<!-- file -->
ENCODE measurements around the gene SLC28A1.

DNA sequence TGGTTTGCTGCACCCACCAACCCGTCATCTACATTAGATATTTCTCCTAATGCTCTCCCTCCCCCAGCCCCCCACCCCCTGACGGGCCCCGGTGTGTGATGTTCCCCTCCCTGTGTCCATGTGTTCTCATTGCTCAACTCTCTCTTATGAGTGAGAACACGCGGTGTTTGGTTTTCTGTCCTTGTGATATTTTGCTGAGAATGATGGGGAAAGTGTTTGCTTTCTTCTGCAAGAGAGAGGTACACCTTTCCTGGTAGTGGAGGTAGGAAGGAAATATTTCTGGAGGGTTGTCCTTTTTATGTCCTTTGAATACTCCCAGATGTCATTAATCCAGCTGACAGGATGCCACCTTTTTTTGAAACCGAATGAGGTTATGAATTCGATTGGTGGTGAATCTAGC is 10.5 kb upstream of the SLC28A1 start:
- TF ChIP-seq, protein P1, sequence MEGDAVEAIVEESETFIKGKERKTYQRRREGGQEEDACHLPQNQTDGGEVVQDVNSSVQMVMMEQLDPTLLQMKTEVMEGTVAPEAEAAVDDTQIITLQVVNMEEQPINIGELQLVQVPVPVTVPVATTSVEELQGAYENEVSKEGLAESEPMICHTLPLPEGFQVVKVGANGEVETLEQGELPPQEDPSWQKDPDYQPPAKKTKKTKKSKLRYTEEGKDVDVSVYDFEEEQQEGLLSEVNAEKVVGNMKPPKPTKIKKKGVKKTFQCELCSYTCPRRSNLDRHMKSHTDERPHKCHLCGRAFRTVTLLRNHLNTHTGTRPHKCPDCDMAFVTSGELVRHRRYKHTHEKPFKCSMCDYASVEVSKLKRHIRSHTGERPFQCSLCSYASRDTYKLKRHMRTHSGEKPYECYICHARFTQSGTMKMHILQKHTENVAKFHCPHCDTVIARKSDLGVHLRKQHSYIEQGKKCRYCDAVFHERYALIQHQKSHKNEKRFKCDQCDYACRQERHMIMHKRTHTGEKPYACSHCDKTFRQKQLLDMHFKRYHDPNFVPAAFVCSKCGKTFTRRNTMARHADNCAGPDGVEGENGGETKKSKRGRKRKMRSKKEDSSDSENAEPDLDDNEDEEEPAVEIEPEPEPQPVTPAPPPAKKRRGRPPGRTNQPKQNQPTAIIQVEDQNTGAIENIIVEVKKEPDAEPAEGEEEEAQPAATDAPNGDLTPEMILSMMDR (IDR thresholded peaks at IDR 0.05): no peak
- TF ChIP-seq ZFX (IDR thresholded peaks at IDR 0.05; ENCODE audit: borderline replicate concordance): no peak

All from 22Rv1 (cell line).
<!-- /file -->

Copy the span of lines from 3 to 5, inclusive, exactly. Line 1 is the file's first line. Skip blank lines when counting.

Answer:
- TF ChIP-seq, protein P1, sequence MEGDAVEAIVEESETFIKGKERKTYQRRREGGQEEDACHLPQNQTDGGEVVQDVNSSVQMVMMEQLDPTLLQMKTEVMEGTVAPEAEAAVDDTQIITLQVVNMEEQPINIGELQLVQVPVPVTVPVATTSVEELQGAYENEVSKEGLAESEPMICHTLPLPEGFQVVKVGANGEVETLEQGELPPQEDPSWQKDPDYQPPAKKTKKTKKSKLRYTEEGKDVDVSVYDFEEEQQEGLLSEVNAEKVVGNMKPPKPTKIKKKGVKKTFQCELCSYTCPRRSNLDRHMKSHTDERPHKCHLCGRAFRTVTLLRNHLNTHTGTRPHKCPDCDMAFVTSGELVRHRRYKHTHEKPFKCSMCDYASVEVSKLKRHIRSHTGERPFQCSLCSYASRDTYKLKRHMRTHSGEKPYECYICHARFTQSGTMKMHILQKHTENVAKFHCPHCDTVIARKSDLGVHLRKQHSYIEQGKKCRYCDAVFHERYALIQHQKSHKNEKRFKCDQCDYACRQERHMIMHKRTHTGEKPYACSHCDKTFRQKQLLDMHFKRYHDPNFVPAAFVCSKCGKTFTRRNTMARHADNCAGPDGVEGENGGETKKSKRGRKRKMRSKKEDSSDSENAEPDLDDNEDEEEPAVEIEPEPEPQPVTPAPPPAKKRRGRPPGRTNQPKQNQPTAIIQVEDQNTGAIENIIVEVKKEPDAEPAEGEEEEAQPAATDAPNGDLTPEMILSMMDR (IDR thresholded peaks at IDR 0.05): no peak
- TF ChIP-seq ZFX (IDR thresholded peaks at IDR 0.05; ENCODE audit: borderline replicate concordance): no peak

All from 22Rv1 (cell line).